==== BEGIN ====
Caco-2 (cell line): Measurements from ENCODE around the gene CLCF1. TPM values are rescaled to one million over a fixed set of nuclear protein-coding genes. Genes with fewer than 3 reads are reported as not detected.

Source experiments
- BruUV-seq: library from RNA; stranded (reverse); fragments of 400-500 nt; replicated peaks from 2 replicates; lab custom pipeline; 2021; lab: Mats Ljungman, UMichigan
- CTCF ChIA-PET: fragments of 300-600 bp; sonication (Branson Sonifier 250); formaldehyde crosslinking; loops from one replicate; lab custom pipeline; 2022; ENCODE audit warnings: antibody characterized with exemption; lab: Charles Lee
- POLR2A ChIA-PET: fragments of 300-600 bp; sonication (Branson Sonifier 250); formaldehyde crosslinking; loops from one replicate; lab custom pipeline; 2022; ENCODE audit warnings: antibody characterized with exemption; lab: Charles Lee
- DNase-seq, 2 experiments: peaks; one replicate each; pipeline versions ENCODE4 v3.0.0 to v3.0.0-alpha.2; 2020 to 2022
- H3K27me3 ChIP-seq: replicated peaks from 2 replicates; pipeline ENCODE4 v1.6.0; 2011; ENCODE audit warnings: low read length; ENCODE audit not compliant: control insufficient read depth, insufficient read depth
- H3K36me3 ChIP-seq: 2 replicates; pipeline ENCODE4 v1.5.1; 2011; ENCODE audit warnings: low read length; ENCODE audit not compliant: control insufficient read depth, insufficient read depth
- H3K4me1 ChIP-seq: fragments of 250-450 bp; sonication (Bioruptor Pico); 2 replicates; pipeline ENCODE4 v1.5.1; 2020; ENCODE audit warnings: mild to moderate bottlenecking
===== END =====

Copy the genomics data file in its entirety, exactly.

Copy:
Caco-2 (cell line): Measurements from ENCODE around the gene CLCF1. TPM values are rescaled to one million over a fixed set of nuclear protein-coding genes. Genes with fewer than 3 reads are reported as not detected.

Source experiments
- BruUV-seq: library from RNA; stranded (reverse); fragments of 400-500 nt; replicated peaks from 2 replicates; lab custom pipeline; 2021; lab: Mats Ljungman, UMichigan
- CTCF ChIA-PET: fragments of 300-600 bp; sonication (Branson Sonifier 250); formaldehyde crosslinking; loops from one replicate; lab custom pipeline; 2022; ENCODE audit warnings: antibody characterized with exemption; lab: Charles Lee
- POLR2A ChIA-PET: fragments of 300-600 bp; sonication (Branson Sonifier 250); formaldehyde crosslinking; loops from one replicate; lab custom pipeline; 2022; ENCODE audit warnings: antibody characterized with exemption; lab: Charles Lee
- DNase-seq, 2 experiments: peaks; one replicate each; pipeline versions ENCODE4 v3.0.0 to v3.0.0-alpha.2; 2020 to 2022
- H3K27me3 ChIP-seq: replicated peaks from 2 replicates; pipeline ENCODE4 v1.6.0; 2011; ENCODE audit warnings: low read length; ENCODE audit not compliant: control insufficient read depth, insufficient read depth
- H3K36me3 ChIP-seq: 2 replicates; pipeline ENCODE4 v1.5.1; 2011; ENCODE audit warnings: low read length; ENCODE audit not compliant: control insufficient read depth, insufficient read depth
- H3K4me1 ChIP-seq: fragments of 250-450 bp; sonication (Bioruptor Pico); 2 replicates; pipeline ENCODE4 v1.5.1; 2020; ENCODE audit warnings: mild to moderate bottlenecking